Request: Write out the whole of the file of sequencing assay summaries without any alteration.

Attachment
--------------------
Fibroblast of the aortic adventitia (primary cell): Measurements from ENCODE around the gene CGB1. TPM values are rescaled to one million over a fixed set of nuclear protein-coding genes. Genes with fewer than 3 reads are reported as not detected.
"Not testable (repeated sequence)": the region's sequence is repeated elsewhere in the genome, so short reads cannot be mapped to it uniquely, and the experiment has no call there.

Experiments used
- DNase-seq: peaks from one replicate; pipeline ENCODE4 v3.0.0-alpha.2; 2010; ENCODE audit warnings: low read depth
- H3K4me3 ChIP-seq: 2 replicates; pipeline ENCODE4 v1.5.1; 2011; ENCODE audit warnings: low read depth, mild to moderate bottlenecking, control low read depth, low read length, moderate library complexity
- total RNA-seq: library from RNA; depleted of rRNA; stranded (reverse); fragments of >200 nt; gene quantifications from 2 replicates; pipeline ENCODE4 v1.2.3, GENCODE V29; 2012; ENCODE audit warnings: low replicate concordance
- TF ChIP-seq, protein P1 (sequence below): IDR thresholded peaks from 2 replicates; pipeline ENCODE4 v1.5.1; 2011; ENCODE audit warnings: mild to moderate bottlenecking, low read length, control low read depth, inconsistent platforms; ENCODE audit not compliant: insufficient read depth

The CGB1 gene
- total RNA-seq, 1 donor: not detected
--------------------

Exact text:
Fibroblast of the aortic adventitia (primary cell): Measurements from ENCODE around the gene CGB1. TPM values are rescaled to one million over a fixed set of nuclear protein-coding genes. Genes with fewer than 3 reads are reported as not detected.
"Not testable (repeated sequence)": the region's sequence is repeated elsewhere in the genome, so short reads cannot be mapped to it uniquely, and the experiment has no call there.

Experiments used
- DNase-seq: peaks from one replicate; pipeline ENCODE4 v3.0.0-alpha.2; 2010; ENCODE audit warnings: low read depth
- H3K4me3 ChIP-seq: 2 replicates; pipeline ENCODE4 v1.5.1; 2011; ENCODE audit warnings: low read depth, mild to moderate bottlenecking, control low read depth, low read length, moderate library complexity
- total RNA-seq: library from RNA; depleted of rRNA; stranded (reverse); fragments of >200 nt; gene quantifications from 2 replicates; pipeline ENCODE4 v1.2.3, GENCODE V29; 2012; ENCODE audit warnings: low replicate concordance
- TF ChIP-seq, protein P1 (sequence below): IDR thresholded peaks from 2 replicates; pipeline ENCODE4 v1.5.1; 2011; ENCODE audit warnings: mild to moderate bottlenecking, low read length, control low read depth, inconsistent platforms; ENCODE audit not compliant: insufficient read depth

The CGB1 gene
- total RNA-seq, 1 donor: not detected